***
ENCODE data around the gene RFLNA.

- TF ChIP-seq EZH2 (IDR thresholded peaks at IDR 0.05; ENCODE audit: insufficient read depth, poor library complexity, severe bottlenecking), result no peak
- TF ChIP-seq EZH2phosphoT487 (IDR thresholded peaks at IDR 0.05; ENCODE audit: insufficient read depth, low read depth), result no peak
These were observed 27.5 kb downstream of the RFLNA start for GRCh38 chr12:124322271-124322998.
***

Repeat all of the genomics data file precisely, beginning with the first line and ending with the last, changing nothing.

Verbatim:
ENCODE data around the gene RFLNA.

- TF ChIP-seq EZH2 (IDR thresholded peaks at IDR 0.05; ENCODE audit: insufficient read depth, poor library complexity, severe bottlenecking), result no peak
- TF ChIP-seq EZH2phosphoT487 (IDR thresholded peaks at IDR 0.05; ENCODE audit: insufficient read depth, low read depth), result no peak
These were observed 27.5 kb downstream of the RFLNA start for GRCh38 chr12:124322271-124322998.